Then, something happened. Gathering Speed. At once an homage to the brave who defended the motherland against the rapacious fascists of central Europe, Gathering Speed proved to offer a distinctive sound, a “Big Big Train” sound. Drama, time shifts, jarring passages becoming melodic and melodic becoming ethereal, and truly fine lyric writing made this album a gem.
Then, something happened. Again. The Difference Machine. Astonishingly, even better than Gathering Speed, The Difference Machine told the haunting story of the stars and the souls, and the souls and the stars. At what point do the two become one? Chaos, order, sacrifice, dreams, death, loss. Everything that matters in life (and death) is here, in every lyric and every note.
Then, something happened. Again. The Underfall Yard. Oh, the majesty of that new voice, that voice that so perfectly captures Spawton’s and Poole’s music. That voice doesn’t just define the sound that the two remaining founders of the band had so long pursued, it gives it harmony in a perfect, Platonic sense. The listener begins the album, lulled by that voice. Toward the middle, we don’t know if we’re in Hell, Purgatory, or Holy Mass. By the end of the album, we care desperately that an electrical storm has moved out to sea.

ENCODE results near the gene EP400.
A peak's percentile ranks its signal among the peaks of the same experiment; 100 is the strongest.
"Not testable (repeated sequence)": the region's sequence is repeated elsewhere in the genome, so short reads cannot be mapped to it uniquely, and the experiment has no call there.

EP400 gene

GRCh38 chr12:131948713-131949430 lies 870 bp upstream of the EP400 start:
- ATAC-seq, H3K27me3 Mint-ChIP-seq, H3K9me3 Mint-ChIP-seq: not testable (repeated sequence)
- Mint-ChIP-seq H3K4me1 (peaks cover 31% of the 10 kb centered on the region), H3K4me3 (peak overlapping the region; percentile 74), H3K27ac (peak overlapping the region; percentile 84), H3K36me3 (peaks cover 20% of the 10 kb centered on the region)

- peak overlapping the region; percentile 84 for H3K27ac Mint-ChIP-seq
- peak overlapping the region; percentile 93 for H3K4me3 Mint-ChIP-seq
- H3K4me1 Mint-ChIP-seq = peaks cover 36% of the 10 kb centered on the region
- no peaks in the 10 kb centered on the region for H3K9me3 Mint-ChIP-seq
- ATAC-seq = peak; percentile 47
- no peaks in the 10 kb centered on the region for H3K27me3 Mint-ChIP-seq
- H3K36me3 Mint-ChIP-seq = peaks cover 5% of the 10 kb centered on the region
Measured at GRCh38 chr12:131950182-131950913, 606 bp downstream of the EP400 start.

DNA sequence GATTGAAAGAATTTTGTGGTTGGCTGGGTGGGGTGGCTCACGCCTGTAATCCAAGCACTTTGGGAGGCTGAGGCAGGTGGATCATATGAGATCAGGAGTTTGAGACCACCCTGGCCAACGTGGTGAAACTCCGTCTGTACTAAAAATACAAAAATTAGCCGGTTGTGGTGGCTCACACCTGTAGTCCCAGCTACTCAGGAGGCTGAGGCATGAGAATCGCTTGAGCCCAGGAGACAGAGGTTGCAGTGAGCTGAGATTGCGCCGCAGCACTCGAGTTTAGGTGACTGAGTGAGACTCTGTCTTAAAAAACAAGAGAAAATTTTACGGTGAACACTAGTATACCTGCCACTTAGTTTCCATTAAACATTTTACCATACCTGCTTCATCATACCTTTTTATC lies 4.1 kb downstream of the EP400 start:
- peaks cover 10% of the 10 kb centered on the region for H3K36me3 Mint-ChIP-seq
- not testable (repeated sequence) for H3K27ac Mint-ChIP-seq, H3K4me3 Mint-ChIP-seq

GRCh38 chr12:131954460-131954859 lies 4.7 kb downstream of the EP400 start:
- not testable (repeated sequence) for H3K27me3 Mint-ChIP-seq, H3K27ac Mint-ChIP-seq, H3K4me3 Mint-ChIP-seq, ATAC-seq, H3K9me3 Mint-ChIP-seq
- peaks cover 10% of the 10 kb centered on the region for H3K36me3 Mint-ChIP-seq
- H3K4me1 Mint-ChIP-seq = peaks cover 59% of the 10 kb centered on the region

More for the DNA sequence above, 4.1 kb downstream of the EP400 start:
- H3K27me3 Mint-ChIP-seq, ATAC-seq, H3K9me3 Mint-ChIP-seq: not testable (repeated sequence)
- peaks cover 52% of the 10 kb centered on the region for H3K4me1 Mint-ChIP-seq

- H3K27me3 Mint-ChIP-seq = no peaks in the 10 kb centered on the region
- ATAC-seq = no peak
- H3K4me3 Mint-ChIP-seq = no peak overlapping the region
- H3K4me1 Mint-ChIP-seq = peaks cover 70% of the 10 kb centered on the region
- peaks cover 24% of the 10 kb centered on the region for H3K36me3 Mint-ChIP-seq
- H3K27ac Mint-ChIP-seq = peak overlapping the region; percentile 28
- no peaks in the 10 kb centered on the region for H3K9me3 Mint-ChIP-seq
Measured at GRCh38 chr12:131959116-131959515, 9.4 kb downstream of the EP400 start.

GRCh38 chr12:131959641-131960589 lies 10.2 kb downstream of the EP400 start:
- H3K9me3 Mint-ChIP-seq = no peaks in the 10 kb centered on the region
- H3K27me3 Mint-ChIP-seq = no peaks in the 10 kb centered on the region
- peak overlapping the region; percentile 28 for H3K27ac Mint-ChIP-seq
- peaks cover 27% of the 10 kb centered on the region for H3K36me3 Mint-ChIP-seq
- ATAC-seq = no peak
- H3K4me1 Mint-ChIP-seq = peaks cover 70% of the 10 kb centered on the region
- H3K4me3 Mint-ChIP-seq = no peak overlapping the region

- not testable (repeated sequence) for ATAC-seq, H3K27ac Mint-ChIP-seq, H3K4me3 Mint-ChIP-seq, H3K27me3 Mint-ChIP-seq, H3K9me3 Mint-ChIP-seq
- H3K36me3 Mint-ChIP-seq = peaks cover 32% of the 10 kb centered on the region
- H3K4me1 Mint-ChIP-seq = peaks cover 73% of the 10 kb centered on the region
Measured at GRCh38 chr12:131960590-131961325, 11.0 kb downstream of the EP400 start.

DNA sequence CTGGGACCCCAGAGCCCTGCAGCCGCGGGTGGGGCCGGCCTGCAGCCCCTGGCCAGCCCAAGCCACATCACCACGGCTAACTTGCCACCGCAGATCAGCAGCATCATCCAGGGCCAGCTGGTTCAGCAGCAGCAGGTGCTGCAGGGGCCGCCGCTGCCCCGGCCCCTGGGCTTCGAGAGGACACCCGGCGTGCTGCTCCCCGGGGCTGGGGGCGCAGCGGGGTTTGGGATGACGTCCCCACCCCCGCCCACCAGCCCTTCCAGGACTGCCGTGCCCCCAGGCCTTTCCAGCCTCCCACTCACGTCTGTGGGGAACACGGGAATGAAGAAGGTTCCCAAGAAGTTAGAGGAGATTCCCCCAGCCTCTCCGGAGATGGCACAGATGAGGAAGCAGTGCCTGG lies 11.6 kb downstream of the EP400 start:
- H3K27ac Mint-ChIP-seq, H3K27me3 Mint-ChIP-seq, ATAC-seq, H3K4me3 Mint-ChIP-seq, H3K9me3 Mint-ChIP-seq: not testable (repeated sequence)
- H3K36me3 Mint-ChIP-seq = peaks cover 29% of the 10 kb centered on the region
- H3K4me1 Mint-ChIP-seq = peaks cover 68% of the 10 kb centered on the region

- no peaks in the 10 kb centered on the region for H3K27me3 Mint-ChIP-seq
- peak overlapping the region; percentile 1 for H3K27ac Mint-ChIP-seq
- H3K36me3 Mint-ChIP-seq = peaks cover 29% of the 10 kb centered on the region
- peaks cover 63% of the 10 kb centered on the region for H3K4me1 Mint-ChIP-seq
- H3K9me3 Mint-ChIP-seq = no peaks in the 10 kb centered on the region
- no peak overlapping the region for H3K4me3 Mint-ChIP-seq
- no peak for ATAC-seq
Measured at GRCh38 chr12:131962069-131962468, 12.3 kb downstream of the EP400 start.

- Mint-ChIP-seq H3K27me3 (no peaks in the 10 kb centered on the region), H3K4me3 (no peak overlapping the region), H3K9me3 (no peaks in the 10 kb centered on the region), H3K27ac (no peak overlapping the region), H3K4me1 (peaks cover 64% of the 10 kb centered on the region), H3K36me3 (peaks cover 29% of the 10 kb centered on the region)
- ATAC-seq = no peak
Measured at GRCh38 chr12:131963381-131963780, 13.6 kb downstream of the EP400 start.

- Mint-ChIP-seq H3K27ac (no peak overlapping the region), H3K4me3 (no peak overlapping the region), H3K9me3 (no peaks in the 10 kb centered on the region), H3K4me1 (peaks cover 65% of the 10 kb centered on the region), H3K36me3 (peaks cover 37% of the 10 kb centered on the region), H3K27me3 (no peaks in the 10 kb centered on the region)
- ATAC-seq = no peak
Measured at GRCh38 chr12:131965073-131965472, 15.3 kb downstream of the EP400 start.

Then, something happened. Again and again and again. English Electric One, English Electric Two, English Electric Full Power. A two cd set with a glorious booklet. And, now, we see what Spawton and Poole had seen for twenty-three years: an idyllic English landscape, marred by human error and the will to destroy. But, also leavened with the will to love, to discover, and to create. English Electric, despite the power implied, is the delicate holding of a soul, a soul that can choose the good or the ill, the true or the terrifying, and the beautiful or the horrific.